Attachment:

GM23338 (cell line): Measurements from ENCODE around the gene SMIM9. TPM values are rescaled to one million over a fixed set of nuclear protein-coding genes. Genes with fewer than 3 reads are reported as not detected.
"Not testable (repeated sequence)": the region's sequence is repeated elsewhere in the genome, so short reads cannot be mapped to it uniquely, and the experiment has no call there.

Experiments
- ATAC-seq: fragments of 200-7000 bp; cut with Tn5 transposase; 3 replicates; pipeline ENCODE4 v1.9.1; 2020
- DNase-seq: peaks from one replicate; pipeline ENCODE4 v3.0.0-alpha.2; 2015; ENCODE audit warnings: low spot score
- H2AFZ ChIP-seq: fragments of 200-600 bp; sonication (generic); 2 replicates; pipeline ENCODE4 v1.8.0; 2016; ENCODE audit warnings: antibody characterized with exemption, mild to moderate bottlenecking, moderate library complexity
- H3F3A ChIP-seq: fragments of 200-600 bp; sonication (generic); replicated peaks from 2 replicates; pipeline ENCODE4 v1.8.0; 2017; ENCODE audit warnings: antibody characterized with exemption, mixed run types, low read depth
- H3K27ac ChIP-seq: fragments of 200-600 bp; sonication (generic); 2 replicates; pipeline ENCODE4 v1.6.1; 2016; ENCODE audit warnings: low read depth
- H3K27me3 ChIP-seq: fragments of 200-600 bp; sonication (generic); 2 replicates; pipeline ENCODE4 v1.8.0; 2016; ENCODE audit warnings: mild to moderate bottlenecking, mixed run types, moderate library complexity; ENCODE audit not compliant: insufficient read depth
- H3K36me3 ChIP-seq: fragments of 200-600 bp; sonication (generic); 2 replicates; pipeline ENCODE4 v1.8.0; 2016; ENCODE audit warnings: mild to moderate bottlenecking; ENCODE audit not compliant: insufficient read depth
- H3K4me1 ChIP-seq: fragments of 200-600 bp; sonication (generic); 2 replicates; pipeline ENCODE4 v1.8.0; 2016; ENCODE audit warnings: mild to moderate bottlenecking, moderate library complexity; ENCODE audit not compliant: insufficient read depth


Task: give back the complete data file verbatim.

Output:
GM23338 (cell line): Measurements from ENCODE around the gene SMIM9. TPM values are rescaled to one million over a fixed set of nuclear protein-coding genes. Genes with fewer than 3 reads are reported as not detected.
"Not testable (repeated sequence)": the region's sequence is repeated elsewhere in the genome, so short reads cannot be mapped to it uniquely, and the experiment has no call there.

Experiments
- ATAC-seq: fragments of 200-7000 bp; cut with Tn5 transposase; 3 replicates; pipeline ENCODE4 v1.9.1; 2020
- DNase-seq: peaks from one replicate; pipeline ENCODE4 v3.0.0-alpha.2; 2015; ENCODE audit warnings: low spot score
- H2AFZ ChIP-seq: fragments of 200-600 bp; sonication (generic); 2 replicates; pipeline ENCODE4 v1.8.0; 2016; ENCODE audit warnings: antibody characterized with exemption, mild to moderate bottlenecking, moderate library complexity
- H3F3A ChIP-seq: fragments of 200-600 bp; sonication (generic); replicated peaks from 2 replicates; pipeline ENCODE4 v1.8.0; 2017; ENCODE audit warnings: antibody characterized with exemption, mixed run types, low read depth
- H3K27ac ChIP-seq: fragments of 200-600 bp; sonication (generic); 2 replicates; pipeline ENCODE4 v1.6.1; 2016; ENCODE audit warnings: low read depth
- H3K27me3 ChIP-seq: fragments of 200-600 bp; sonication (generic); 2 replicates; pipeline ENCODE4 v1.8.0; 2016; ENCODE audit warnings: mild to moderate bottlenecking, mixed run types, moderate library complexity; ENCODE audit not compliant: insufficient read depth
- H3K36me3 ChIP-seq: fragments of 200-600 bp; sonication (generic); 2 replicates; pipeline ENCODE4 v1.8.0; 2016; ENCODE audit warnings: mild to moderate bottlenecking; ENCODE audit not compliant: insufficient read depth
- H3K4me1 ChIP-seq: fragments of 200-600 bp; sonication (generic); 2 replicates; pipeline ENCODE4 v1.8.0; 2016; ENCODE audit warnings: mild to moderate bottlenecking, moderate library complexity; ENCODE audit not compliant: insufficient read depth